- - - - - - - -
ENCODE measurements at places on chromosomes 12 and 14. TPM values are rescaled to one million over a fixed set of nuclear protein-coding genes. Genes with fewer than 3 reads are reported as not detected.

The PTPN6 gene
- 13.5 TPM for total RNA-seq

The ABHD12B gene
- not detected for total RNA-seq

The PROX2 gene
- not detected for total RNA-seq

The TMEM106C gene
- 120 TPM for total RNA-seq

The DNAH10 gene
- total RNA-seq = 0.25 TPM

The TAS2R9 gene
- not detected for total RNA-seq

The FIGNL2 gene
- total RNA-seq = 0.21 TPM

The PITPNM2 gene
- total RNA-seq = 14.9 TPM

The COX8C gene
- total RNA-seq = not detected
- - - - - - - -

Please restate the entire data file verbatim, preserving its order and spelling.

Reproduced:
ENCODE measurements at places on chromosomes 12 and 14. TPM values are rescaled to one million over a fixed set of nuclear protein-coding genes. Genes with fewer than 3 reads are reported as not detected.

The PTPN6 gene
- 13.5 TPM for total RNA-seq

The ABHD12B gene
- not detected for total RNA-seq

The PROX2 gene
- not detected for total RNA-seq

The TMEM106C gene
- 120 TPM for total RNA-seq

The DNAH10 gene
- total RNA-seq = 0.25 TPM

The TAS2R9 gene
- not detected for total RNA-seq

The FIGNL2 gene
- total RNA-seq = 0.21 TPM

The PITPNM2 gene
- total RNA-seq = 14.9 TPM

The COX8C gene
- total RNA-seq = not detected